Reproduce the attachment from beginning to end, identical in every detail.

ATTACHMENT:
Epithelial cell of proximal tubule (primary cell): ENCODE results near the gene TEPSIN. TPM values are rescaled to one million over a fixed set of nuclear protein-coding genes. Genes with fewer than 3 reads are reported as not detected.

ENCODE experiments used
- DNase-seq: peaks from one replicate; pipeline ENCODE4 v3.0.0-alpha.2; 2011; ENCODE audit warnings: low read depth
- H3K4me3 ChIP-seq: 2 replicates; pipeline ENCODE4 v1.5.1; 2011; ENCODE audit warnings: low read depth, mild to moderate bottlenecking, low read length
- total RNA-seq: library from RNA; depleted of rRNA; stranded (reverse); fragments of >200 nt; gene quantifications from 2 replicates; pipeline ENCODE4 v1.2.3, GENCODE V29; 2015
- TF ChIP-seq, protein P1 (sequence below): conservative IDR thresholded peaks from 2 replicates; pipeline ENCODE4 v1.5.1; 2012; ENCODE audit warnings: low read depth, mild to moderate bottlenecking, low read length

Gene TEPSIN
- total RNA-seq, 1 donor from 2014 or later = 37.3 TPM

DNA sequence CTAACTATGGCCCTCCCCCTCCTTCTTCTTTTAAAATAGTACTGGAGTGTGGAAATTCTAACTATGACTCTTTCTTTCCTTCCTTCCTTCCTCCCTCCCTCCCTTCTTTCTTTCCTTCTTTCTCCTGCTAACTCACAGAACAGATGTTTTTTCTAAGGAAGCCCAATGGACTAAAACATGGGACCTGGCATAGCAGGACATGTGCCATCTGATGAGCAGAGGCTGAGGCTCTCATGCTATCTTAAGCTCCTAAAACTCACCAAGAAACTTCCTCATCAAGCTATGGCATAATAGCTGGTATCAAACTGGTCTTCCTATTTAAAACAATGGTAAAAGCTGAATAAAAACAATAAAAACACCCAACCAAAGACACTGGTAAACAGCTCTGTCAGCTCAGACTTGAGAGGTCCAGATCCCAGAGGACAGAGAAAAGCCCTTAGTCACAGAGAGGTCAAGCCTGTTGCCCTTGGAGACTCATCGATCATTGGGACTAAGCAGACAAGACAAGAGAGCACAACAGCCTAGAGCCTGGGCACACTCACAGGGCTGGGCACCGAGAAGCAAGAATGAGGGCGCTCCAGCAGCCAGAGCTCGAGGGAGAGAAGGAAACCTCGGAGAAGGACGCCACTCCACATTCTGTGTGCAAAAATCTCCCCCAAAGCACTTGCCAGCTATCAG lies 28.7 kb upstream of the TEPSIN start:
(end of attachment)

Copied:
Epithelial cell of proximal tubule (primary cell): ENCODE results near the gene TEPSIN. TPM values are rescaled to one million over a fixed set of nuclear protein-coding genes. Genes with fewer than 3 reads are reported as not detected.

ENCODE experiments used
- DNase-seq: peaks from one replicate; pipeline ENCODE4 v3.0.0-alpha.2; 2011; ENCODE audit warnings: low read depth
- H3K4me3 ChIP-seq: 2 replicates; pipeline ENCODE4 v1.5.1; 2011; ENCODE audit warnings: low read depth, mild to moderate bottlenecking, low read length
- total RNA-seq: library from RNA; depleted of rRNA; stranded (reverse); fragments of >200 nt; gene quantifications from 2 replicates; pipeline ENCODE4 v1.2.3, GENCODE V29; 2015
- TF ChIP-seq, protein P1 (sequence below): conservative IDR thresholded peaks from 2 replicates; pipeline ENCODE4 v1.5.1; 2012; ENCODE audit warnings: low read depth, mild to moderate bottlenecking, low read length

Gene TEPSIN
- total RNA-seq, 1 donor from 2014 or later = 37.3 TPM

DNA sequence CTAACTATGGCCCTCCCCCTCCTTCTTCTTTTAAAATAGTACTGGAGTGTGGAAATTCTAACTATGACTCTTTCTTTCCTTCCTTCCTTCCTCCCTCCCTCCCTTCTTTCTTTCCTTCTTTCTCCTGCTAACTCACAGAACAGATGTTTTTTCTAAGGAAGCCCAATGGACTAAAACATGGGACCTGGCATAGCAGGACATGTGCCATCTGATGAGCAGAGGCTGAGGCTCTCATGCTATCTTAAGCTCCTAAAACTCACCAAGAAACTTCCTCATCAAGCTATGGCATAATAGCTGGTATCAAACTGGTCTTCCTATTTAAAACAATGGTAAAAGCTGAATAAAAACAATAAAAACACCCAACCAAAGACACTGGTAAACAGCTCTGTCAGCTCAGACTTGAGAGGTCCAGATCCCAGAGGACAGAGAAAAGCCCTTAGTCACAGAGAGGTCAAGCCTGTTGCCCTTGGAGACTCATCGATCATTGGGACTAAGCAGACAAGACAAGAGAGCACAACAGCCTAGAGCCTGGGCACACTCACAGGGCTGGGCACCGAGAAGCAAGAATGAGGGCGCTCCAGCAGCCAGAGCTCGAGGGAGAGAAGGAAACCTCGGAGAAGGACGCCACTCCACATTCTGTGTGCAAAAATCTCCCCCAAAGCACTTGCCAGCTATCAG lies 28.7 kb upstream of the TEPSIN start: